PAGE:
Renaissance Era

(14th century to 17th century)

Women would trim their hairline to make their foreheads appear bigger. It was also beautiful to be blonde for both women and men. Some methods that they would try to make their hair blonde would be laying out in the sun for hours, or using bleach, saffron or onion skin dye.

Elizabethan Era

(Mid 16th century to early 17th century)

Red hair defined what it meant to be beautiful for a woman. This standard of beauty was set by Queen Elizabeth. Women would wear red wigs to look like her. Aside from the hair, a pale complexion meant that women were beautiful, so women would use a great amount of white powder to look pale (today, being tan is more customary for what it means to be beautiful).

Age of Enlightenment

(18th Century)

Women had trim, crimped or curled heads, and their hair would be decorated with garlands or bows. A pale complexion was still popular. By the late 18th century, coiffures (which are close-fitting caps for the head) became popular. Coiffures would sometimes stand three feet tall, and they would be adorned with feathers, ribbons, jewels, among other adornments. However, just like other beauty trends, this one diminished late into the century because these extravagant hairstyles attracted noxious animals. Soon after, a new kind of hair trend developed, the hedgehog, which was a style used by both women and men. The hairstyle consisted of a loose, bushy mass of curls, with white hair still being the predominant color of class and wealth.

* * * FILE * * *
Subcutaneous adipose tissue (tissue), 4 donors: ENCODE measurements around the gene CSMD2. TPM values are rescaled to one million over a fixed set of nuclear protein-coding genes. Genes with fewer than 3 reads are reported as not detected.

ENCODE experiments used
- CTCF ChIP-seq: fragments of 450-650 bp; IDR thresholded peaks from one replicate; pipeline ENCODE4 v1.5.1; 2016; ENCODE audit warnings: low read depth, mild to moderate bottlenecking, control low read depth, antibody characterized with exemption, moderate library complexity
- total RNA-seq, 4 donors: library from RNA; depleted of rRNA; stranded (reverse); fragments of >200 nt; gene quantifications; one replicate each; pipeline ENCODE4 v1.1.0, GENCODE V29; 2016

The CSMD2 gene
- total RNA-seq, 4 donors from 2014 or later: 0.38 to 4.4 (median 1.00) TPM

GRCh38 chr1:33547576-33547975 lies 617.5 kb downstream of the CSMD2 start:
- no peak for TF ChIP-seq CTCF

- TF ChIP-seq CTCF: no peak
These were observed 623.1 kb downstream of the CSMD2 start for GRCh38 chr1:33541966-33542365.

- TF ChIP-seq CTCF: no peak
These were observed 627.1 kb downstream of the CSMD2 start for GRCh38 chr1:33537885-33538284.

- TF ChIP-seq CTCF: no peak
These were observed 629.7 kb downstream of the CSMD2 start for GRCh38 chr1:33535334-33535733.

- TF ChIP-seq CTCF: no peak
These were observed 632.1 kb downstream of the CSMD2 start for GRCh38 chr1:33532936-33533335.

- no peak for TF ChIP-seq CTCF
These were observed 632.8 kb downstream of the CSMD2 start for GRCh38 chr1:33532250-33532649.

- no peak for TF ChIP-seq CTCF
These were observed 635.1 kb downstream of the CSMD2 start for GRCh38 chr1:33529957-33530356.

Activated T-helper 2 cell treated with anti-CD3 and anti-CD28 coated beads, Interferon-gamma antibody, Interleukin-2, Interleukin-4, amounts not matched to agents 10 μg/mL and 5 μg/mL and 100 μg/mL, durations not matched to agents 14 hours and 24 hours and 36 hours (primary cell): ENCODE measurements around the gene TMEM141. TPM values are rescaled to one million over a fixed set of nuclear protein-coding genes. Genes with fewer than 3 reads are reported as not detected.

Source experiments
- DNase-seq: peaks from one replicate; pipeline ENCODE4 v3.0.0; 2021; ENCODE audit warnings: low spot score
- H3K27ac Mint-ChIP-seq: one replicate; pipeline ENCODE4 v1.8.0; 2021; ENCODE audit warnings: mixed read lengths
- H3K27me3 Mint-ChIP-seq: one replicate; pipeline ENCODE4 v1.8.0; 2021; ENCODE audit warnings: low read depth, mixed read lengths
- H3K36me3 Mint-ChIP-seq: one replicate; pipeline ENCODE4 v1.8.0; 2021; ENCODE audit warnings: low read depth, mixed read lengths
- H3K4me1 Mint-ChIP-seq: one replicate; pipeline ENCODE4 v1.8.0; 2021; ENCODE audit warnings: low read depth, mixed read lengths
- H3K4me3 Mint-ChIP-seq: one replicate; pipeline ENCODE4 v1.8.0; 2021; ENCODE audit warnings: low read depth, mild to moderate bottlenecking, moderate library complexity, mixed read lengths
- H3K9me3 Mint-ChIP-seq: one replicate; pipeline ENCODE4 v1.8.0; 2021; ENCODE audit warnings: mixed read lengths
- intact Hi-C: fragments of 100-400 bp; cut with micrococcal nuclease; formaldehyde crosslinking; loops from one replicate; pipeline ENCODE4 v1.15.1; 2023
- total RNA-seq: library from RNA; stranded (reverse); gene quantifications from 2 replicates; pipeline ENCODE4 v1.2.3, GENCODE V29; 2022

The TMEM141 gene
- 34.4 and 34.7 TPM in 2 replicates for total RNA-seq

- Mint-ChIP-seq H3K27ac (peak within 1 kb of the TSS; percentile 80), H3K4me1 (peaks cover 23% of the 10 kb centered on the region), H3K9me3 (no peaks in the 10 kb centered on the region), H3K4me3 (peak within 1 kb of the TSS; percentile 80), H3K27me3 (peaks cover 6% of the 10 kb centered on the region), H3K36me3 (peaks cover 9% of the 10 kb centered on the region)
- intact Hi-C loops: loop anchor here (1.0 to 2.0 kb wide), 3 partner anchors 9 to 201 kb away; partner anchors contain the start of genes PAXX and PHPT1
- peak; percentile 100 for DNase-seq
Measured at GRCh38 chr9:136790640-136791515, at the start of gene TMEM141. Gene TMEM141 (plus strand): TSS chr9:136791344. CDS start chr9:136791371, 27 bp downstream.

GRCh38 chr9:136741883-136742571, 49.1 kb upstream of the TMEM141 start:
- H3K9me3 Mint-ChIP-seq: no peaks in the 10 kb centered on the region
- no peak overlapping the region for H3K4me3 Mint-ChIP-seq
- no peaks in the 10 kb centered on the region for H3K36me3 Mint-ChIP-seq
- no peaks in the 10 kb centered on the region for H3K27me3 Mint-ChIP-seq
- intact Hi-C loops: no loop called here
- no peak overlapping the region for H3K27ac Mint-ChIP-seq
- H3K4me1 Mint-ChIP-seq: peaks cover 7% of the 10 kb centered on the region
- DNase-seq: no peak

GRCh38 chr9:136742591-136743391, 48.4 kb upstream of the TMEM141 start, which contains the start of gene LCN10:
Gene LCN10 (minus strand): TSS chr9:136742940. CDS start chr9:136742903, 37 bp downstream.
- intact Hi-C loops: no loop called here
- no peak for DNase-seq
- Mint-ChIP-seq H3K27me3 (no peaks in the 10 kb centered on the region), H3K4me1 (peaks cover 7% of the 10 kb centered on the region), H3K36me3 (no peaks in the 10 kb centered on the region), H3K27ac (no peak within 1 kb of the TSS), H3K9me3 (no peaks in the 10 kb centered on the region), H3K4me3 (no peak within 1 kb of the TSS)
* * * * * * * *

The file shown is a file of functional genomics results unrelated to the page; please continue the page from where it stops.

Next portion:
Victorian Era

(Mid 19th century to early 20th century)

Women began wearing less make-up after magazines warned against the toxic qualities of cosmetics companies. Moreover, dramatic make-up was mostly worn by stage actors and prostitutes, and middle-class and upper-class women didnít want to physically associate themselves with prostitutes. Thus, since natural beauty became the beauty standard for this era, there was less emphasis on being physically attractive, and there was more emphasis on health and hygiene. Moreover, big hair became less acknowledged as women sleeked and smoothed their hair with oils.